Neil Wagner, the New Zealand left-armer who talks as tirelessly as he bowls, couldn’t forget his only previous Test series in England even if he wanted to.
We are speaking eight years to the day since his team set off in pursuit of 239 for what would have been just their second victory at Lord’s — only for Stuart Broad to bundle them out for 68.
‘It’s funny,’ says Wagner, in quarantine at Hampshire’s Ageas Bowl. ‘I’ve been on Facebook this morning and there was a video of Broad running through us with seven wickets. It was a typical Lord’s day with cloud cover and it fell nicely into their hands. But England are quality opposition in their own conditions and Anderson and Broad are even better now.’
Neil Wagner couldn’t forget his only previous Test series in England even if he wanted to
Wagner is better too. He began that game in 2013 with a Test record of 17 wickets at 43. Now, ahead of the first Test at Lord’s on June 2, he has 219 at 26, with a strike-rate (51) barely worse than New Zealand’s greatest bowler, Richard Hadlee.
‘Back then, I wasn’t really established in the team,’ he says. ‘I was still vying for my spot and trying to prove my worth.’
Since then, he has proved it many times over. Even in a line-up boasting Trent Boult, Tim Southee and the fast-emerging Kyle Jamieson, he is the top-ranked New Zealand bowler in the world. Only Australian quick Pat Cummins and Indian spinner Ravichandran Ashwin lie ahead.
Wagner has got there through sheer hard work, often bombarding batsmen during long spells of short-pitched deliveries made all the more effective by their left-arm angle. Against Australia in 2019-20, he bounced out Steve Smith four innings in a row. His evolution is no accident.
The 35-year-old left-armer seamer is the top-ranked New Zealand bowler in the world
‘We’ve got two guys in the team in Trent and Tim who are extremely good with the swinging ball,’ he says. ‘Rather than try to compete with that, I wanted to offer something different, to complement them.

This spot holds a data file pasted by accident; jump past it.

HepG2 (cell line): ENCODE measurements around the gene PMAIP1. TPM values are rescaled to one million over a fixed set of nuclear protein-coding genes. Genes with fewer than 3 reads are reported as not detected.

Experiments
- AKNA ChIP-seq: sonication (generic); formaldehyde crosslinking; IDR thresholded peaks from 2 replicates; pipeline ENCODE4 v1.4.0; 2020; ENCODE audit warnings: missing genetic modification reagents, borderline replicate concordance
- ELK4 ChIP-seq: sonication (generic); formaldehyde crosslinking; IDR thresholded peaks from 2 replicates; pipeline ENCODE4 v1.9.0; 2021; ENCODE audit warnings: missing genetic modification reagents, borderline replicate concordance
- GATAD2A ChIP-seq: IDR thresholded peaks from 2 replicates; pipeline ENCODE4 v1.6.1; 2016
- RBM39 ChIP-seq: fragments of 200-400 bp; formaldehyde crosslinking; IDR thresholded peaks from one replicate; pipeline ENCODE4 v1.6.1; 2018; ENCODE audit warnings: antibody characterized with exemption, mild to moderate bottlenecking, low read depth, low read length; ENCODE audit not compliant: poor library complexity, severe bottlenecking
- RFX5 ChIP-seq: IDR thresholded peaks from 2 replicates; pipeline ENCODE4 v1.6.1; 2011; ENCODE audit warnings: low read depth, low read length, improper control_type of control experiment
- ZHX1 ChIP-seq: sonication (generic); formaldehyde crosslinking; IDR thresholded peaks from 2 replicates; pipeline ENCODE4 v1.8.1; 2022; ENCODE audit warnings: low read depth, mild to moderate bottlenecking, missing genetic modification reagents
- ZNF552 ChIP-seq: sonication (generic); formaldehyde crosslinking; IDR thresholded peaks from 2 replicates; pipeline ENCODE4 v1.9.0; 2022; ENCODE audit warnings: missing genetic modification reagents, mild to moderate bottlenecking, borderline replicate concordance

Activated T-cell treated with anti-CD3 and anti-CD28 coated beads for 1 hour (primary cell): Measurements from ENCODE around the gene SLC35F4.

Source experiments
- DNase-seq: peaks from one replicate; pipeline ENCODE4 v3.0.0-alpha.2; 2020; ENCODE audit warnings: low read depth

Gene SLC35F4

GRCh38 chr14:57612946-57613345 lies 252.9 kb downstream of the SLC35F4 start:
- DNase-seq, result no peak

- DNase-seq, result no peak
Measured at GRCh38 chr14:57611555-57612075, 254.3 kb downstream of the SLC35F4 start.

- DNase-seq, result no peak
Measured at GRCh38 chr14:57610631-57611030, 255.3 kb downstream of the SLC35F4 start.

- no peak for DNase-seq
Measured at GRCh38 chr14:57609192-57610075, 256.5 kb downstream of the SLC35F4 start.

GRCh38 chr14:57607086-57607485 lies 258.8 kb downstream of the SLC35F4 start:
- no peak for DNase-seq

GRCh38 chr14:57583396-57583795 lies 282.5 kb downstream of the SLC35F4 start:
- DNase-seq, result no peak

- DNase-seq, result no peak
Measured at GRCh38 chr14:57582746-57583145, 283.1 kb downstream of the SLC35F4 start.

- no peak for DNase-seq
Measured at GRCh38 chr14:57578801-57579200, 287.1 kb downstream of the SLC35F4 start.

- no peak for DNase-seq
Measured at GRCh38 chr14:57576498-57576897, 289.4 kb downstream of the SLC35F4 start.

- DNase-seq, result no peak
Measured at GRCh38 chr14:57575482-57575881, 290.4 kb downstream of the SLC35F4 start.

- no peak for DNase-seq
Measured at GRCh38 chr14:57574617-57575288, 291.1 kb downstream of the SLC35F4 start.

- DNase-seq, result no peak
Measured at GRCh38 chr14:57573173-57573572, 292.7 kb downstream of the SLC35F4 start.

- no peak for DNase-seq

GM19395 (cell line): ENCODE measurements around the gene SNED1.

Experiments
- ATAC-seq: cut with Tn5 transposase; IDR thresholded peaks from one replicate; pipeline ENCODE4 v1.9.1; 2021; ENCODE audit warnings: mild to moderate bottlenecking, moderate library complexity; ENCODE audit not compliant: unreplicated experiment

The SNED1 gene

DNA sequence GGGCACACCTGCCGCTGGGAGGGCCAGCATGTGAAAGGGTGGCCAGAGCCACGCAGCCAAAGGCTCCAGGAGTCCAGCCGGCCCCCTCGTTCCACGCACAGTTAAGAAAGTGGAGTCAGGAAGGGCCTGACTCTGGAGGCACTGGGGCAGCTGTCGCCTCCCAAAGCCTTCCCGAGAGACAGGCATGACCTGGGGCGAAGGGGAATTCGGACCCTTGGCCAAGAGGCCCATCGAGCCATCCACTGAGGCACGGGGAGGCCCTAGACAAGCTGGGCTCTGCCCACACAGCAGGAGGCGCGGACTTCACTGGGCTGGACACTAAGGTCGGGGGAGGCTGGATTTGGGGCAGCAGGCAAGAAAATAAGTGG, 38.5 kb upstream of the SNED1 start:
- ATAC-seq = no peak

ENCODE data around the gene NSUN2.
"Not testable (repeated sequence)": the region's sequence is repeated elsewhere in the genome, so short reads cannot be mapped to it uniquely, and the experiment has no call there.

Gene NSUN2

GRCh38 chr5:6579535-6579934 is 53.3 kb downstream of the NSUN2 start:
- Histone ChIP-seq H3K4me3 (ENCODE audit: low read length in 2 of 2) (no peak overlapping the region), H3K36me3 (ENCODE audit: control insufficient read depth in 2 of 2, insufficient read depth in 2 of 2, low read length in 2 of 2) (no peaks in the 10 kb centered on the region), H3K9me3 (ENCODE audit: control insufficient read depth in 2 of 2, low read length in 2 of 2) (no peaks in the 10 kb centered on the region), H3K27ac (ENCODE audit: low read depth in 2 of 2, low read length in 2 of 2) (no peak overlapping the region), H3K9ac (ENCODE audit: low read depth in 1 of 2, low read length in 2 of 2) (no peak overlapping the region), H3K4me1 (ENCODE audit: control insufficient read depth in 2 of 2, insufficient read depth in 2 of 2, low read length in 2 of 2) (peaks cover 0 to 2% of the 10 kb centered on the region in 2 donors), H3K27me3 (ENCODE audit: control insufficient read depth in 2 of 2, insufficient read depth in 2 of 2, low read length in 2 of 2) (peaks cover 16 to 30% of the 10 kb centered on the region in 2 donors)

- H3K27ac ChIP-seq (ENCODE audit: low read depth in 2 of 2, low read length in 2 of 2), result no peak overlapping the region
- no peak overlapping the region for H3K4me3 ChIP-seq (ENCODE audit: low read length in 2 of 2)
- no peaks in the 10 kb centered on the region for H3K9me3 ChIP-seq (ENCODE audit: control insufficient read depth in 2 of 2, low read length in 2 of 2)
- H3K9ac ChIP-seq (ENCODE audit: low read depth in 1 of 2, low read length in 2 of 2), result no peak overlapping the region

‘The left-arm angle does help. There aren’t many lefties in the world who do it like me. I’m also a bit shorter, so the ball comes through quite skiddy.’
England should know what to expect. At Mount Maunganui in November 2019, Joe Root’s bowlers conceded 615 for nine on a merciless surface. Wagner was unfazed, following three first-innings wickets with five for 44, when he rendered the pitch redundant with rib-ticklers and toe-crushers. New Zealand won by an innings.
In the next game, at Hamilton, the pitch was even more comatose. Wagner managed five for 124. He turned 35 in March but has the energy of a man a decade younger. And he was a big part of New Zealand’s rise to the top of the Test rankings, though they have since been replaced by India — their opponents in next month’s World Test Championship final.
He has bowled dirty overs and painful overs. In December, he had two toes broken by a yorker from Pakistan’s Shaheen Shah Afridi but bowled through the pain.
England celebrate run out of Wagner to complete victory in the first Test at Lord’s in 2013
‘It was awful. I kept thinking, why am I doing it? But I wanted to be part of it all. We needed to win both Tests to get to the final, and it was about playing for the team. I’m glad I did it.
‘I like to play with passion. I love playing for New Zealand. It’s not always easy to bowl long spells of short-pitched stuff but it’s something I take a lot of pride in.’
The first Test will be New Zealand’s first return to Lord’s since the World Cup final in July 2019. A Test specialist, Wagner was not in the team who lost to England in a super over but he is sensitive to his team-mates’ pain.
‘I do feel some of the boys will be a bit raw,’ he says. ‘Some memories will come back which will hurt because it was a tough pill to swallow. It could have been a monumental day in their lives and it ended up being heartbreaking.
‘At the same time, you’ve got to move forward. Opportunities to play England at Lord’s are very rare. I think they’ll shake it off.’
If they’re struggling, Wagner and his bouncers should jolt them into action.